Question of the Week



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Welcome to “Question of the Week,” a (not really at all) weekly debate amongst the MetalSucks staff regarding a recent hot button issue.

Inspired by the ongoing disaster that is Lou Reed & Metallica’s Lulu, this week we asked our writers:


The MS staff’s answers after the jump!

When Slash met Fergie, the metal community revolted.  That Korn-Skrillex mindmeld (“Get Up”) insulted both artists’ respective fanbases. Yet those odd pairings don’t even scratch the surface of how awful things can get when two-become-one.  I’d posit that the most disappointing collaborations come from performers you respect in separate contexts whose meeting prove  intolerable. Sure, a Kreayshawn/Five Finger Death Punch double-LP would be unlistenable, but would it be worse than Lemmy recording a Christmas single with Prince?  No.  Disturbed and Michael McDonald might induce excessive bile, but damnit my heart would sink if Johnny Cash had ever jammed with Pantera.  (That David Allan Coe thing was awful enough!)  There’s a reason you don’t pour nacho cheese over your Fruity Pebbles!

-Gary Suarez

I think we’d have to go back to the Metalli-well and point to “The Memory Remains,” Metallica’s first foray into “former counterculture figure plus sleazy fat dude rock” collaborations, this one with Marianne Faithfull. And it’s not so much that it’s awful — though it certainly is — but that it doesn’t make any sense. Faithfull’s voice adds nothing to the song — which is C-grade latter-day Metallica to begin with — and instead feels completely arbitrary, warbling around the track’s sluggish, overproduced dreck like a lost 3-year-old. And if you want to get even worse, you’d probably have to go with something like a mythical combo of Oh, Sleeper and Ke$ha. But not because of the train wreck factor, but how naturally they’d work with one another, bringing about what I imagine would be akin to when the Keymaster and Gatekeeper meet 2/3 of the way through Ghostbusters. Except there would be nothing we could do to stop them, and we’d all be reduced to dust or enslavement, where the living would envy the dead.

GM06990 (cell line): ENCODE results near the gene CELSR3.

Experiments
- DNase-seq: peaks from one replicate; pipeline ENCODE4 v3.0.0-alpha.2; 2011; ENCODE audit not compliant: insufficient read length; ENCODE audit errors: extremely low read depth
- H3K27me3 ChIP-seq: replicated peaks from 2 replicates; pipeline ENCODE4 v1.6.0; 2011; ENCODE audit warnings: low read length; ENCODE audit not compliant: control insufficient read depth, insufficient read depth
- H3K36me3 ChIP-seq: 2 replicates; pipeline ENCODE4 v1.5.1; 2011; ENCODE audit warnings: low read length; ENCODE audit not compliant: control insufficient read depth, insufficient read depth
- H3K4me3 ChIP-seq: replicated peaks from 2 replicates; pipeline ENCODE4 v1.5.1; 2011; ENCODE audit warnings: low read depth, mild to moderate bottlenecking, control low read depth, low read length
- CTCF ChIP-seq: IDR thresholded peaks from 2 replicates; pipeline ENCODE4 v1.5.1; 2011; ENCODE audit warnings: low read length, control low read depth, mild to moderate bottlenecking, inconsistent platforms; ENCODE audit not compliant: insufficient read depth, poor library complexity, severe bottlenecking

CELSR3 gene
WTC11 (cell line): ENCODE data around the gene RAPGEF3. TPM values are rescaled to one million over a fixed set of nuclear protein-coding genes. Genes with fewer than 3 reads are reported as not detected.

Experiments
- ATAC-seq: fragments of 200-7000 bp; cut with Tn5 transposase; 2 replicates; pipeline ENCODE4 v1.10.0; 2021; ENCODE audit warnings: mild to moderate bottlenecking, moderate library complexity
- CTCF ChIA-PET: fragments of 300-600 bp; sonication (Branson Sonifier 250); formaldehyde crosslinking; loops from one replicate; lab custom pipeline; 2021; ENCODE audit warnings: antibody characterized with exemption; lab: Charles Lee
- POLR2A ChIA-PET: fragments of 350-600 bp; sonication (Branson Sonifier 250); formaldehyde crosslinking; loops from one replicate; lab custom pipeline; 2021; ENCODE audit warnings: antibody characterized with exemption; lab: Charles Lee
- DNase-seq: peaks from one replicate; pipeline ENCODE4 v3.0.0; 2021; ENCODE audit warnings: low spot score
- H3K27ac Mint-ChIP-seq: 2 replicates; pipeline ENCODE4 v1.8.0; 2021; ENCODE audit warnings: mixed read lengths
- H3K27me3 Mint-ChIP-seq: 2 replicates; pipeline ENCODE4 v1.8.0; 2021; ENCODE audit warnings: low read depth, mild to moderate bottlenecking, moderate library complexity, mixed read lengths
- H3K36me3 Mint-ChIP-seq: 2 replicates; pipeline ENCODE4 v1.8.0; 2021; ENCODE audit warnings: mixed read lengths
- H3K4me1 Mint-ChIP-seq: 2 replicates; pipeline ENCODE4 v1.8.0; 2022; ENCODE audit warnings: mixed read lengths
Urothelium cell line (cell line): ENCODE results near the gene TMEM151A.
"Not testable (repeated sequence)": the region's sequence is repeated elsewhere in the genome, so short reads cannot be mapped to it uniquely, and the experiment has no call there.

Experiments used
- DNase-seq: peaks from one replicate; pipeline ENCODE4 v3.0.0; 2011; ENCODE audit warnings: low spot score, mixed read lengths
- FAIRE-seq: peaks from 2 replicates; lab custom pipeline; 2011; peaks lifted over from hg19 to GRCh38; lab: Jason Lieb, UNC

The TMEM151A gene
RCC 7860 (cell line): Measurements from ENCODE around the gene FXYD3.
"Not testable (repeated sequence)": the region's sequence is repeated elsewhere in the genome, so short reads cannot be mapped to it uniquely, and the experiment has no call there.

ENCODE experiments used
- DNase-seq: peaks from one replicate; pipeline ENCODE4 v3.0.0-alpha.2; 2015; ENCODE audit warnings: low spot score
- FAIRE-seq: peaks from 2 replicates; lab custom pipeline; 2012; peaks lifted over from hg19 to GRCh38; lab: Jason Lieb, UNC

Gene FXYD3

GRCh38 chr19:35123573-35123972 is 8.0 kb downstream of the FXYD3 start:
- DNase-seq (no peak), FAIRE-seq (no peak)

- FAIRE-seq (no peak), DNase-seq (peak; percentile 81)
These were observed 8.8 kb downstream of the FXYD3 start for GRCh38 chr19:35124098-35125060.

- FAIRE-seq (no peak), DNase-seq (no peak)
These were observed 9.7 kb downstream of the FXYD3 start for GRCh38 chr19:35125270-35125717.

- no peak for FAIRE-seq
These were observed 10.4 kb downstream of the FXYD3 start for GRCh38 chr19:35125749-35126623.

-Sammy O’Hagar

Let’s continue the piling on, shall we? Metallica’s collab with DJ Spooky on “For Whom The Bell Tolls (The Irony Of It All)” for the Spawn soundtrack is gawdawful, but in reality, it’s just a super-shitty remix. No, the cake goes to, who else, Metallica, for their insipid pairing with rapper Ja Rule and producers Swizz Beatz on the original canker sore, “We Did It Again.” The levels of pain inflicted on the listener with this hoax is unimaginable. Indeed, rumors out of Libya are surfacing that the rebels played this song on a continuous loop for dictator Muammar Gaddafi right before they blasted a bullet through his skull. No confirmation has been made that Gaddafi was smiling with relief upon his death.

-Corey Mitchell

Rebel Meets Rebel. As much as I love David Allan Coe (which is a LOT, trust me), witnessing his veteran twangy, whiskey-worn vocals twisted and processed into mechanical pap and then laid overtop the insipid likes of “Cowboys Do More Dope” and “One Nite Stands” was simply too much to bear. No disrespect to the band members, but I don’t care for Pantera at all, and while Coe isn’t exactly known for his intellectually stimulating (or politically correct) subject matter, for the love of god leave the man alone. Get your crappy watered-down nu-thrash and wretched chugga-chugga psuedo-riffs out of my country music, damnit, and Coe – you’re the original longhaired redneck, for sure, but you should think twice about fraternizing too closely with the current crop. Clearly, it don’t work. 

As for the worst pairing imaginable… beats me. Unlikely bedfellows black metal and bluegrass mesh surprisingly well (see: Panopticon, Blood Cult) so that’s out. Maybe some unholy combination of deathcore and symphonic black metal? Oh, wait…Winds of Plague and Abigail Williams are already a thing, aren’t they? Gross.

-Grim Kim